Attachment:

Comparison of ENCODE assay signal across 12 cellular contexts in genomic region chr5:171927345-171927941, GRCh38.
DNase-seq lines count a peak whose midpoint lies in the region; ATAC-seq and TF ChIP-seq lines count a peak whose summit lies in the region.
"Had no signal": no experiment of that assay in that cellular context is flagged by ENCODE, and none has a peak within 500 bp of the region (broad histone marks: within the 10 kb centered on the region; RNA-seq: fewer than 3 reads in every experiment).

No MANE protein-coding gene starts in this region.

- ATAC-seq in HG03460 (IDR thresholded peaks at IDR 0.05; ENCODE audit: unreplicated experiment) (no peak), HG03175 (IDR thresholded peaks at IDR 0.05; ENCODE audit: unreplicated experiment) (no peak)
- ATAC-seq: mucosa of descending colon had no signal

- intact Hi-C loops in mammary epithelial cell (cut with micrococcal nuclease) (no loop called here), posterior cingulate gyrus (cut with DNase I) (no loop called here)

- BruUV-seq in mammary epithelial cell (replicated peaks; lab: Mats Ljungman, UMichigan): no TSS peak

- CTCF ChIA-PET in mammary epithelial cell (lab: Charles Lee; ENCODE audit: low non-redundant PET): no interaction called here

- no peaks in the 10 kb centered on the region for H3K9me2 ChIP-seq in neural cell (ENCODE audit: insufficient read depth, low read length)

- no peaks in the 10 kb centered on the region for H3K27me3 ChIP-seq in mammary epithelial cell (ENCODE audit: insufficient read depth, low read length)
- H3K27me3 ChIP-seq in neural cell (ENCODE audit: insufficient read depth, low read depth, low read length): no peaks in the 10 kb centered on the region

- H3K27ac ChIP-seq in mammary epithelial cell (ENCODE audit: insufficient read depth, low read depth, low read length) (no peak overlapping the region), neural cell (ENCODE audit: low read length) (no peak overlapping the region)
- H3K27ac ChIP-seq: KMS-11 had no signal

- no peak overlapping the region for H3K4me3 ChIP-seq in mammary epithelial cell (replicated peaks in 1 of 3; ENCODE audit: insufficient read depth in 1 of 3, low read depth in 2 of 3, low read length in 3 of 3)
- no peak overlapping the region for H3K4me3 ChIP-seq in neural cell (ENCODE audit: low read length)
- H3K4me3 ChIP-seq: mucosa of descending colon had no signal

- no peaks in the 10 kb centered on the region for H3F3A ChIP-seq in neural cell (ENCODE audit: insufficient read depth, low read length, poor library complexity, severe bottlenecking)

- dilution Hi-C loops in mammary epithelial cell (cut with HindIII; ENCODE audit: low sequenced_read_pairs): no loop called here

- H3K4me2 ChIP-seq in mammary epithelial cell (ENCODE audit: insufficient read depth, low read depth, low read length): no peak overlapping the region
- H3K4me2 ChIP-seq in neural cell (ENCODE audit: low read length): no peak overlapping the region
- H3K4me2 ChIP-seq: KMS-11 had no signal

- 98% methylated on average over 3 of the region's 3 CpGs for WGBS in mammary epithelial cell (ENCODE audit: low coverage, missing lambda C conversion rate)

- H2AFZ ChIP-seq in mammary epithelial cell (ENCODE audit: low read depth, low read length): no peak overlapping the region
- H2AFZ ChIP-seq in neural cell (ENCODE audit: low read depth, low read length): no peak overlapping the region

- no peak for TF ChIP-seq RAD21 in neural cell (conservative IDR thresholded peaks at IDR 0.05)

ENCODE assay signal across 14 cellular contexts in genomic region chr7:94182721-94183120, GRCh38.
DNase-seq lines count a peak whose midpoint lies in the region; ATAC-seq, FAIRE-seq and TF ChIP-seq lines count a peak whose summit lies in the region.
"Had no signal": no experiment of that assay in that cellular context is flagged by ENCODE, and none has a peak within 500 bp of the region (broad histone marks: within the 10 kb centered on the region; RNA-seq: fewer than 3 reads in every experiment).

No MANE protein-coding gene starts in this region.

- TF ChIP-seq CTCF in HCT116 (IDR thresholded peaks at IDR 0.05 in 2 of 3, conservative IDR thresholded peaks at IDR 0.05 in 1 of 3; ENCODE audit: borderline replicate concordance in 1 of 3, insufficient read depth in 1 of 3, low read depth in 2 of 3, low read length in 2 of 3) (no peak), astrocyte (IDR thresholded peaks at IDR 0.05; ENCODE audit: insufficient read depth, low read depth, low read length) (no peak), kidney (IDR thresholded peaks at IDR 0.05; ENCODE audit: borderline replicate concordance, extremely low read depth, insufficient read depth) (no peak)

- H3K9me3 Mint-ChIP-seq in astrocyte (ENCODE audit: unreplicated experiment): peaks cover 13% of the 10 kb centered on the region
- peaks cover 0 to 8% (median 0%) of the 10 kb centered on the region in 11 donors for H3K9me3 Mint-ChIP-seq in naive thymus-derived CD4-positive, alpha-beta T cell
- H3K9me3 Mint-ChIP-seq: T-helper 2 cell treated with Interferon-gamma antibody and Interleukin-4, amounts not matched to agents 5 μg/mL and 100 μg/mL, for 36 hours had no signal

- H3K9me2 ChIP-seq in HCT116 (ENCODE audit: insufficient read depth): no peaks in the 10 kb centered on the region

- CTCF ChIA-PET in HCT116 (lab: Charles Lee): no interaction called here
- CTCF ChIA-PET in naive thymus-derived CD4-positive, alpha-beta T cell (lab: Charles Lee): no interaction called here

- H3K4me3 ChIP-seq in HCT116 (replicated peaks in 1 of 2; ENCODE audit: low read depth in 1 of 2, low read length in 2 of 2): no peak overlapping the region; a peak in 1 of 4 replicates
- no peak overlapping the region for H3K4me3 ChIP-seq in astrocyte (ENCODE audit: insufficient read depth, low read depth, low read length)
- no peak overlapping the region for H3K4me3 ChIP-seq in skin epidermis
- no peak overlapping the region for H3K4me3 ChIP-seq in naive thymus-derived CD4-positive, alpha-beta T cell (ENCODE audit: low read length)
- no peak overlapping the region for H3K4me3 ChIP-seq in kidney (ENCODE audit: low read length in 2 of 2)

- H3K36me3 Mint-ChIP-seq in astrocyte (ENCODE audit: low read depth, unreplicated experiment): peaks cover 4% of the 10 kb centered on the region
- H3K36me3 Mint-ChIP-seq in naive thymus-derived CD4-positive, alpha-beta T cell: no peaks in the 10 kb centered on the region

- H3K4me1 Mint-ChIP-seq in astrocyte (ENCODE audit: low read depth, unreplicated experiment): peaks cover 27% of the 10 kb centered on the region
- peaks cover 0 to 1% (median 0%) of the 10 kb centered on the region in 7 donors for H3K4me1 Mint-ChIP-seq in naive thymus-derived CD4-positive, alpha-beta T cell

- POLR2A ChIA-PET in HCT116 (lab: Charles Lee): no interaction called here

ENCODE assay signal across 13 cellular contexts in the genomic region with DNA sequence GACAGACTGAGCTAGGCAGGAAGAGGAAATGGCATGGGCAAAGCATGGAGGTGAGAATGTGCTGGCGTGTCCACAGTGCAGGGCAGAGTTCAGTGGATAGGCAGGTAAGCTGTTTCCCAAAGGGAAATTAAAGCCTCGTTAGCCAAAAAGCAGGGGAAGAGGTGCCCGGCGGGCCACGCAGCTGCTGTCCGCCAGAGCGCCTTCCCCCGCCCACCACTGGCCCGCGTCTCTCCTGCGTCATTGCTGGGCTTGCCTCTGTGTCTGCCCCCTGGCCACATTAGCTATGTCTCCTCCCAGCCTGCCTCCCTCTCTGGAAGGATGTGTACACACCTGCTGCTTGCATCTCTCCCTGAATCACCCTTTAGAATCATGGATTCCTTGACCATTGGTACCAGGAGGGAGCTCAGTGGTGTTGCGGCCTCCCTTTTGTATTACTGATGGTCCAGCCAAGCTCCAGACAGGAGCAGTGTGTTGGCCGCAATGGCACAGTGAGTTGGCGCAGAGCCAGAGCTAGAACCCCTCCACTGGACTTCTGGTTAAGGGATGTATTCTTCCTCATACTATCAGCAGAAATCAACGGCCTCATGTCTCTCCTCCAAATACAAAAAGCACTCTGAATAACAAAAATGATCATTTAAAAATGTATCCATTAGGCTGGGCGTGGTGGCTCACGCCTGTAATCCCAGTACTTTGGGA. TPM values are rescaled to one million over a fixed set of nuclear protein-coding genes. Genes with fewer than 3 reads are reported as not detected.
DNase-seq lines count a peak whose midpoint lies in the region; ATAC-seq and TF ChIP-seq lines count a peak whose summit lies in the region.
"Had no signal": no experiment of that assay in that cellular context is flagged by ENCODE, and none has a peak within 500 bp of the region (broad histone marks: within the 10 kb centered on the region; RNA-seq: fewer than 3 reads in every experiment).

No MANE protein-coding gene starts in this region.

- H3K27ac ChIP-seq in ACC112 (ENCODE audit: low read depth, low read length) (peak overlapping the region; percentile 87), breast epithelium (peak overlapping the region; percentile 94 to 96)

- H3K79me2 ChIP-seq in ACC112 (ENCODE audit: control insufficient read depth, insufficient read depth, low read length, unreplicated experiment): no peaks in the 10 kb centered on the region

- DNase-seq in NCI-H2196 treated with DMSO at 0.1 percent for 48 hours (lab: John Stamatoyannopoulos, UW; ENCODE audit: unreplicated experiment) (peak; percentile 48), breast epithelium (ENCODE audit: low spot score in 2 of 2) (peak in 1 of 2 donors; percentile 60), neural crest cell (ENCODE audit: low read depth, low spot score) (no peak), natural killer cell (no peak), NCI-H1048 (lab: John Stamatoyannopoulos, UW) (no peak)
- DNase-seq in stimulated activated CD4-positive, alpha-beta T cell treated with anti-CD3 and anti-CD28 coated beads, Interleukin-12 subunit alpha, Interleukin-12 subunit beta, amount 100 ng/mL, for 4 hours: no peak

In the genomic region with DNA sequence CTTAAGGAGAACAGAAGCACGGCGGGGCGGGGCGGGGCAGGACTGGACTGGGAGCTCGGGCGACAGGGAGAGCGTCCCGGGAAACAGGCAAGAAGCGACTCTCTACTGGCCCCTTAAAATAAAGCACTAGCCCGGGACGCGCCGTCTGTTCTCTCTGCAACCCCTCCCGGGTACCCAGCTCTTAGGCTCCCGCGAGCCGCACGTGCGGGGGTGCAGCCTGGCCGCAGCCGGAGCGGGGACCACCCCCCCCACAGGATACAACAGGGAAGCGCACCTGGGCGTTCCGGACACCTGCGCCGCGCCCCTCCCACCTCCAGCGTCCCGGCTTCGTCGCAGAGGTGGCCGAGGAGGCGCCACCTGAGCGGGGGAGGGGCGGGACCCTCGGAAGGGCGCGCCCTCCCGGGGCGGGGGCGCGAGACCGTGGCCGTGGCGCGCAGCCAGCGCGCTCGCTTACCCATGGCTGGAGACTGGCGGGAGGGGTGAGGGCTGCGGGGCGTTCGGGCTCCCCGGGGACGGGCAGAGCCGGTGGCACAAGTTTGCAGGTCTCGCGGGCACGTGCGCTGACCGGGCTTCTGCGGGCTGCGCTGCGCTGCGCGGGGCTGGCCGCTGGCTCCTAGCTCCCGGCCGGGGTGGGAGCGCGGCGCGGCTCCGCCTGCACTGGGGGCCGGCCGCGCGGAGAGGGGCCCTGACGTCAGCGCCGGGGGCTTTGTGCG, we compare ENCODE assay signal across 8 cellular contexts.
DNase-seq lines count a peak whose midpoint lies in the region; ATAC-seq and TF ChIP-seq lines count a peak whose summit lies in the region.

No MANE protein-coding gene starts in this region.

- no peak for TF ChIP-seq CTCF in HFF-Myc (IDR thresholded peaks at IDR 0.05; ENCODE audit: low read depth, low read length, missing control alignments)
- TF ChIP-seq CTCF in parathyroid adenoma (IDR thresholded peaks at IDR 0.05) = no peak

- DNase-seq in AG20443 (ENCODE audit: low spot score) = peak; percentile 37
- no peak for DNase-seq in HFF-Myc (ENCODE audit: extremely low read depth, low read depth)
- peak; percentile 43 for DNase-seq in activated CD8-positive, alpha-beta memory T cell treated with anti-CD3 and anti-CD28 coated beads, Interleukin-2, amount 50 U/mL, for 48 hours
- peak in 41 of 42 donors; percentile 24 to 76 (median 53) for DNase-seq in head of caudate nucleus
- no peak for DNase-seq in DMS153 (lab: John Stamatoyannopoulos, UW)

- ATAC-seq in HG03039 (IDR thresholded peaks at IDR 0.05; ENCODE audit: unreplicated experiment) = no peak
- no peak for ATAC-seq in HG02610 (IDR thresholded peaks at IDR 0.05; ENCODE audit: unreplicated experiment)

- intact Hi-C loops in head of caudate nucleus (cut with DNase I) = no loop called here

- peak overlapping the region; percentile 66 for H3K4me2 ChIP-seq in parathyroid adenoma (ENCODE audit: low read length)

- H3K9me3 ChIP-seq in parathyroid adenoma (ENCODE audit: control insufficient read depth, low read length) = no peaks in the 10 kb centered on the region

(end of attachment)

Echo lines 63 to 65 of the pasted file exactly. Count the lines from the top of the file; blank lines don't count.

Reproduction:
- peak; percentile 43 for DNase-seq in activated CD8-positive, alpha-beta memory T cell treated with anti-CD3 and anti-CD28 coated beads, Interleukin-2, amount 50 U/mL, for 48 hours
- peak in 41 of 42 donors; percentile 24 to 76 (median 53) for DNase-seq in head of caudate nucleus
- no peak for DNase-seq in DMS153 (lab: John Stamatoyannopoulos, UW)